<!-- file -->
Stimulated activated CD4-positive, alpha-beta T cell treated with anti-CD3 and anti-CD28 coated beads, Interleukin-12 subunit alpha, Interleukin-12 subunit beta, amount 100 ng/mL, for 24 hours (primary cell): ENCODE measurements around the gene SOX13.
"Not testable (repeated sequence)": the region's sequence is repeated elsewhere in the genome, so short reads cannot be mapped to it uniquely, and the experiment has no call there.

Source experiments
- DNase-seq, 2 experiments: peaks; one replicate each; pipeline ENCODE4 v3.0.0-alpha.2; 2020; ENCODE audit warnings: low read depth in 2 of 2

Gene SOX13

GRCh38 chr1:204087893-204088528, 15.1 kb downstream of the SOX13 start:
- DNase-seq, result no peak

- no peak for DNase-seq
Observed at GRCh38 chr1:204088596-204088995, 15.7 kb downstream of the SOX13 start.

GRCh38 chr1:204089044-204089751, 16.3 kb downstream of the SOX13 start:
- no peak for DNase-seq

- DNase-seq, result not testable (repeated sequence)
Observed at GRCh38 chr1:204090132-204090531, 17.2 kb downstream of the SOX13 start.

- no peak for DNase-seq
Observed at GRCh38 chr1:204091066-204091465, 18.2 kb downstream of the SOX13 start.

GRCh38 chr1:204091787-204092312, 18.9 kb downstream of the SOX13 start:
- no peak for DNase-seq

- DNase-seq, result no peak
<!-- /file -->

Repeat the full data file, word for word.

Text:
Stimulated activated CD4-positive, alpha-beta T cell treated with anti-CD3 and anti-CD28 coated beads, Interleukin-12 subunit alpha, Interleukin-12 subunit beta, amount 100 ng/mL, for 24 hours (primary cell): ENCODE measurements around the gene SOX13.
"Not testable (repeated sequence)": the region's sequence is repeated elsewhere in the genome, so short reads cannot be mapped to it uniquely, and the experiment has no call there.

Source experiments
- DNase-seq, 2 experiments: peaks; one replicate each; pipeline ENCODE4 v3.0.0-alpha.2; 2020; ENCODE audit warnings: low read depth in 2 of 2

Gene SOX13

GRCh38 chr1:204087893-204088528, 15.1 kb downstream of the SOX13 start:
- DNase-seq, result no peak

- no peak for DNase-seq
Observed at GRCh38 chr1:204088596-204088995, 15.7 kb downstream of the SOX13 start.

GRCh38 chr1:204089044-204089751, 16.3 kb downstream of the SOX13 start:
- no peak for DNase-seq

- DNase-seq, result not testable (repeated sequence)
Observed at GRCh38 chr1:204090132-204090531, 17.2 kb downstream of the SOX13 start.

- no peak for DNase-seq
Observed at GRCh38 chr1:204091066-204091465, 18.2 kb downstream of the SOX13 start.

GRCh38 chr1:204091787-204092312, 18.9 kb downstream of the SOX13 start:
- no peak for DNase-seq

- DNase-seq, result no peak